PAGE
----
The Princess and the Pizza by Mary Jane Auch. Who doesn’t like pizza? Or stories about its yummy deliciousness? My boys certainly do! Princess Paulina has recently found herself out of the princessing circuit due to her father’s career move, and she misses it! She decides to return to her calling, joining in a competition to become Prince Drupert’s wife. In the final round the princess competitors are tasked with making a meal, and Paula has only a few sad ingredients (story of my life). She rallys and invents… you guessed it. Pizza! She wins the contest but ends up finding she has discovered her true calling instead, so she opens a pizza shop rather than walking down the aisle. A clever story with some fun word play for older readers. (Look for Mary Jane Auch’s other picture books, too! She’s a master at puns & word play.)

Library Lil by Suzanne Williams. In the “tall tale” tradition, this book was one I used to share with my second graders; I recently picked up a copy at a library book sale and found dozens of inscriptions as it had been a retirement gift. I think that sums up the range of readers Lil will appeal to! Literally a strong girl (“her strength might have come from carrying all those books around”), Lil is the local librarian in a town obsessed with television. She takes advantage of a two week power outage to match each towns-person with a book, literally pushing an ancient, broken down bookmobile from door to door. She’s a larger than life character who even wins over a motorcycle gang, standing her ground against their ego, and eventually breaking up their brawl over The Mouse and the Motorcycle. It’s a fun and dramatic read aloud!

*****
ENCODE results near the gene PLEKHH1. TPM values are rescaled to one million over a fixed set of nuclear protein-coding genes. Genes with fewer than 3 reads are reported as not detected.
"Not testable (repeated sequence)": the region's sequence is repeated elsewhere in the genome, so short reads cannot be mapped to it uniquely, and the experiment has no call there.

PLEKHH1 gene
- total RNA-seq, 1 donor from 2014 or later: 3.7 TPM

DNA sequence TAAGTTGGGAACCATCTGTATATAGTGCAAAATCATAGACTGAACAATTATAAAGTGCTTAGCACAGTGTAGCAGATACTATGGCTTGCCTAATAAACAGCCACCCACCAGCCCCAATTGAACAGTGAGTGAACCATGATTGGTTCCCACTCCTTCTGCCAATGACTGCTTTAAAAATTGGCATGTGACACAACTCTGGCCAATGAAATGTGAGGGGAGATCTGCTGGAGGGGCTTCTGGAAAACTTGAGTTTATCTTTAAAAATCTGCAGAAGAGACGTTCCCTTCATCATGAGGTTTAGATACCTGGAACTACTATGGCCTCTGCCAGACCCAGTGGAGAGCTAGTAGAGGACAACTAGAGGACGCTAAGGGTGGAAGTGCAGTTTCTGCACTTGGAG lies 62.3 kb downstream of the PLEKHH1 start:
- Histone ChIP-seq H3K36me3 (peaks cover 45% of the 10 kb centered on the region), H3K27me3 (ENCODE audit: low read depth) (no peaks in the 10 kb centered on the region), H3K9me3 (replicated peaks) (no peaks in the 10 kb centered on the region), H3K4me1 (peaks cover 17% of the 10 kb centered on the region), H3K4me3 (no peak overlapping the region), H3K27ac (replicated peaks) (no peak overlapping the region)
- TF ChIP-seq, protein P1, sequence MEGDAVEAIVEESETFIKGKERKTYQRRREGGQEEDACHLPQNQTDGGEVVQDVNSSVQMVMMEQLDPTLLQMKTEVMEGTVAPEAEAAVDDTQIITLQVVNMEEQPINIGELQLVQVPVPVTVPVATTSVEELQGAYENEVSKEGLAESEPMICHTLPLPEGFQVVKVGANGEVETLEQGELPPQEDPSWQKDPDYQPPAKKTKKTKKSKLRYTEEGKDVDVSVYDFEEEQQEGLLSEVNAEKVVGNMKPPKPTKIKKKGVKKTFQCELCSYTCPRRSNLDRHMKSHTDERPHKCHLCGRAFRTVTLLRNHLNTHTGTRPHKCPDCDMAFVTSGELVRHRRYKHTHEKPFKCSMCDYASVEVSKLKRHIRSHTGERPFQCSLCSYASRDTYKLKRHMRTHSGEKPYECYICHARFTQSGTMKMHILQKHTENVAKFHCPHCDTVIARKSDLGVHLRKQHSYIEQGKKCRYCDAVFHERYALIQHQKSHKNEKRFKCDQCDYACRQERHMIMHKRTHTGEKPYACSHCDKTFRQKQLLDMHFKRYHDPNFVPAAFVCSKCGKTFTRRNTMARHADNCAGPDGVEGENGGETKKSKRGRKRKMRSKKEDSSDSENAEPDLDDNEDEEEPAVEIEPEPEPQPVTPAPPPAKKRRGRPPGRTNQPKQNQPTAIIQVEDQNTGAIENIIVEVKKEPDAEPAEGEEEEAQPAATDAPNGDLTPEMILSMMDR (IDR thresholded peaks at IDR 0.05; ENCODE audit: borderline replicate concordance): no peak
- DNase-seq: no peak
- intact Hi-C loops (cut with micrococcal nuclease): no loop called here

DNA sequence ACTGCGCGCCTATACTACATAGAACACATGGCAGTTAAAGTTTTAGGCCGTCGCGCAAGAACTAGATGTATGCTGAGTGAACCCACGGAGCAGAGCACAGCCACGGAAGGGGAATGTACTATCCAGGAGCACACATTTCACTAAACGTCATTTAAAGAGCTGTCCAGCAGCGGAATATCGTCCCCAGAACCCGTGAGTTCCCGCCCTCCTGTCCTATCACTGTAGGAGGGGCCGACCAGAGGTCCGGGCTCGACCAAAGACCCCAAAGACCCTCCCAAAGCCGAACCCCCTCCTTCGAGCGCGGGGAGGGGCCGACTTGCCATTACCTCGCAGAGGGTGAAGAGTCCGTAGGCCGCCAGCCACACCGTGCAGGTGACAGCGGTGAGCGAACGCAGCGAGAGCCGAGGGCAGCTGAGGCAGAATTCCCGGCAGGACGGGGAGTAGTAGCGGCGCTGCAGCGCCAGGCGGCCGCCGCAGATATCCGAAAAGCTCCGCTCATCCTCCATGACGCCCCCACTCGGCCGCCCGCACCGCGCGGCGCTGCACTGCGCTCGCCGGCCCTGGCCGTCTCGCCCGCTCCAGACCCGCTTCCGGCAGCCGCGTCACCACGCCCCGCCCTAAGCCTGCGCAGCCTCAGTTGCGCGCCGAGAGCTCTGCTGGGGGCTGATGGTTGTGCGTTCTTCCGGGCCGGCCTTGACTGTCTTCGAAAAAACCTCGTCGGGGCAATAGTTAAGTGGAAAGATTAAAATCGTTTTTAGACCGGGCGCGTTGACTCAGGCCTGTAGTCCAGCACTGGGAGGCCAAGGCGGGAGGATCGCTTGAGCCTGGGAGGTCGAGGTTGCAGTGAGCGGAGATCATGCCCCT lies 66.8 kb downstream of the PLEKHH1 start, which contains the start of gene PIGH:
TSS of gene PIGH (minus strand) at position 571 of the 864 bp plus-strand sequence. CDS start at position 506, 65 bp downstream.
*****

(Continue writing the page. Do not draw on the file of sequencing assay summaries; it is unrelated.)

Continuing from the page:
Madeline. A classic strong girl! Read more in my Throwback Thursday feature post here.


Drum Dream Girl: How One Girl’s Courage Changed Music by Margarita Engle. This award winning historical fiction book captivates both Toddler Bookworm and Preschool Bookworm; TB loves the bright, inviting illustrations, and PB is music obsessed so it was sure to be a winner in his book! Their Librarian Mama Bookworm loves the beautiful message of perseverance and female empowerment, the poetic text, the expressive artwork, and the accessibly of this Pura Belpre winner! Based on the life of the Chinese-African-Cuban musician Millo Castro Zaldarriaga in Cuba during the 1930s, a time when “the brave drum dream girl dared to play tall conga drums” despite being chastised that “only boys should play drums.” Her tenacity, talent, and an open minded teacher eventually led to her sharing her gift where “everyone who heard her dream-bright music sang and danced and decided that girls should always be allowed to play drums and both girls and boys should feel free to dream.” (An end note shares that Millo went on to play at a birthday celebration for Franklin Delano Roosevelt, where the First Lady enthusiastically cheered her!)’